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My Brush With History

Life in the US Liaison Office in Peking

May 2024
4min read

Life at an office that was not quite an embassy

Profile of Chairman MaoTwenty-five years later I still find them turning up: small ceramic pandas, nail clippers bearing the logo of the People’s Republic of China airline, handsome lapel pins with a golden profile of Chairman Mao. I collected them all while commuting from Hong Kong to Beijing in the late 1970s, when there was no American Embassy there, just a small diplomatic enclave called a Liaison Office.

At the time, long before the deluge of tourists and traders was allowed into “Red China,” there were no direct flights between the two cities. You traveled the 40 miles to Canton by train or hovercraft and then continued by plane to Beijing. On the flight a cheerful attendant in a baggy uniform made her way down the aisle pouring tea from a large dented, blackened kettle. She would return with your snack—stewed chicken feet or pickled cabbage—and the keepsakes.

After Nixon and Mao met, Premier Zhou Enlai invented the concept of the U.S. Liaison Office. But where we worked in Beijing was a drab two-story structure about the size of a Denny’s restaurant.

The U.S. Liaison Office in Beijing was a drab two-story structure about the size of a Denny’s restaurant. It did not look like the product of secret meetings between some of the towering figures of the twentieth century. On a trip to Pakistan in July of 1971, Henry Kissinger disappeared for a weekend to meet with Premier Zhou Enlai in Beijing. In 1972 came what a Tokyo paper I read called the “Nixon Shokku.” Incredibly, Nixon and Mao Zedong had agreed to work toward a normalization of relations. At a follow-up meeting in February 1973, Zhou invented the concept of the Liaison Office, which would allow a handful of American and Chinese nationals to work in each other’s capitals before full diplomatic relations could be established.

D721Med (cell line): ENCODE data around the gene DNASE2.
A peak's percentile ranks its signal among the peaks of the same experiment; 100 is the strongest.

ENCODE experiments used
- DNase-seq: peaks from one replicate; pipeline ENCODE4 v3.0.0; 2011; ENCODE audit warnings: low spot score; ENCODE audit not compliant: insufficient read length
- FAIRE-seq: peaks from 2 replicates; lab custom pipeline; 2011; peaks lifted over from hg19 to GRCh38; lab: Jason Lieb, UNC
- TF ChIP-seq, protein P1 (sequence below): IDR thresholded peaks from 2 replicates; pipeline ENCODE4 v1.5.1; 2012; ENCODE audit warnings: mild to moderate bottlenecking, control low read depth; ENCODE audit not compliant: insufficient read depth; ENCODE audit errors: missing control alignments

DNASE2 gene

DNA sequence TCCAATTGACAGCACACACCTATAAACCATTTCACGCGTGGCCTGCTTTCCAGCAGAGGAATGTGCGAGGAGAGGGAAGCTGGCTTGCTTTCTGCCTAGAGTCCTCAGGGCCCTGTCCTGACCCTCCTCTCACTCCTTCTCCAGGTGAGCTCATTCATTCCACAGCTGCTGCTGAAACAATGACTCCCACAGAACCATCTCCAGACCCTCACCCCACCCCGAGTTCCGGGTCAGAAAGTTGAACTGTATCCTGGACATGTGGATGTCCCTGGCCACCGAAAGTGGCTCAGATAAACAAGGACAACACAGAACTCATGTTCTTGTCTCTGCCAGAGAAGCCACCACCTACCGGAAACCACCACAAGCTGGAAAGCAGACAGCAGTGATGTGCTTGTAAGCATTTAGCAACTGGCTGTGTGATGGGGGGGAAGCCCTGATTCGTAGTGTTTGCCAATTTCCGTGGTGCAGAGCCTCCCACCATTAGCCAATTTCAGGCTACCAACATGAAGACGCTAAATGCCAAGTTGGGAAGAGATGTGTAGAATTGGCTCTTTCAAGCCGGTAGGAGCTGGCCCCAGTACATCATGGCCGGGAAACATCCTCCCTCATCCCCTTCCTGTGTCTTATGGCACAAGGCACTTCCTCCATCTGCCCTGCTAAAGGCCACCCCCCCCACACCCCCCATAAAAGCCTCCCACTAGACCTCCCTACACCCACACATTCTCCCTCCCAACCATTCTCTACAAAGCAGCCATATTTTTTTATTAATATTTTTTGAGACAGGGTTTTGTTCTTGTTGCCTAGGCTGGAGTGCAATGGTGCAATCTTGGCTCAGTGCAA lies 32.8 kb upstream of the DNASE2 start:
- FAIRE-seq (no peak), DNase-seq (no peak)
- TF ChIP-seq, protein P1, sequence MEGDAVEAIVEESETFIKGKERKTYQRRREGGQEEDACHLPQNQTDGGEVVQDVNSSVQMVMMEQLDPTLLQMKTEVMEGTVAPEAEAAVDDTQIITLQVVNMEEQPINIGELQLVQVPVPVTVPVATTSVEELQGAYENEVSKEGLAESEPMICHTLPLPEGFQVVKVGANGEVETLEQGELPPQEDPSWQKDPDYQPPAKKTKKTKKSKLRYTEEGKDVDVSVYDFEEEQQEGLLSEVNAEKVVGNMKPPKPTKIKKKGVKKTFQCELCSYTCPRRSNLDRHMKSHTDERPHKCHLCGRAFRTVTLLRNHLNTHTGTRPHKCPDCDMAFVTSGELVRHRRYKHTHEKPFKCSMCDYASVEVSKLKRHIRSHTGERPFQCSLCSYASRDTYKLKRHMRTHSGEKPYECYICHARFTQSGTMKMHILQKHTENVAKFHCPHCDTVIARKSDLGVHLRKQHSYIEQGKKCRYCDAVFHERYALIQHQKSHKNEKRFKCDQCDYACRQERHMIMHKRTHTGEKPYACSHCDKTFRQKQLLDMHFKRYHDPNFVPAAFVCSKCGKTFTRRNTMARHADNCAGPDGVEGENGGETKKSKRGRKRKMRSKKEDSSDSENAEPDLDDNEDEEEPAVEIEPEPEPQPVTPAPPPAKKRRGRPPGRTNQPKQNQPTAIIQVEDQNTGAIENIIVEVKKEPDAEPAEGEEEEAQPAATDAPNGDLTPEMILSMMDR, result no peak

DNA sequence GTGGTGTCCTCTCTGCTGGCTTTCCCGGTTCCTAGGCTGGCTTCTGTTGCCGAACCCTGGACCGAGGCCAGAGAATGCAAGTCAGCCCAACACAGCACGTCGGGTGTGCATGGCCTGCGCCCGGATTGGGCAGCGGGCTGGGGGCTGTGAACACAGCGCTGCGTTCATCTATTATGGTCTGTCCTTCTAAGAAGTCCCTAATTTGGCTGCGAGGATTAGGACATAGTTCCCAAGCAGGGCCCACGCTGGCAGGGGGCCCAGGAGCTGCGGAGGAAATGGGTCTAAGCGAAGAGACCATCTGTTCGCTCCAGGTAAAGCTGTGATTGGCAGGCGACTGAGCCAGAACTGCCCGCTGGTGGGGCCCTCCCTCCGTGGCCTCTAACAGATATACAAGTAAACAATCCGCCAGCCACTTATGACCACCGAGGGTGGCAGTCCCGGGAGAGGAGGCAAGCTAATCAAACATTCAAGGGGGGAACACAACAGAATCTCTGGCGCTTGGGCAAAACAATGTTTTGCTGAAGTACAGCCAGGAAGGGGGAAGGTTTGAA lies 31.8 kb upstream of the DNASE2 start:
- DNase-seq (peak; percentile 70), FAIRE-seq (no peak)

Stapleton Roy helps to untangle the old flag so a new one can rise over the embassy. Courtesy of the author.
Stapleton Roy helps to untangle the old flag so a new one can rise over the embassy. Courtesy of the author.

Thus two not quite embassies opened, both governments sending them some of their most talented diplomats. These pioneers were to struggle for years in a bureaucratic no-parking-zone, spied upon by their host governments.

Although I was not employed by the State Department, I commuted to the Beijing U.S. Liaison Office for a couple of years working for the now defunct U.S. Information Agency. The State Department worked under the premise that the best way to get along with communist countries during the Cold War was by letting them learn as much as possible about our culture and the workings of democracy. My job was to help Chinese librarians, long isolated from all things Western, gain access to information from the States.

I stayed at the century-old Peking Hotel, its stolid facade hiding scars from the Boxer Rebellion. The hotel had been renovated in the 1950s and a new Sovietstyle wing added on, but it was always stuffed with members of the USLO awaiting quarters, with entire families often jammed into a single room for months. My friend Bill Stubbs recalls joining a newly arrived political officer and his wife for drinks. To avoid waking their sleeping children, they sipped their martinis sitting on the floor in the corridor outside their room.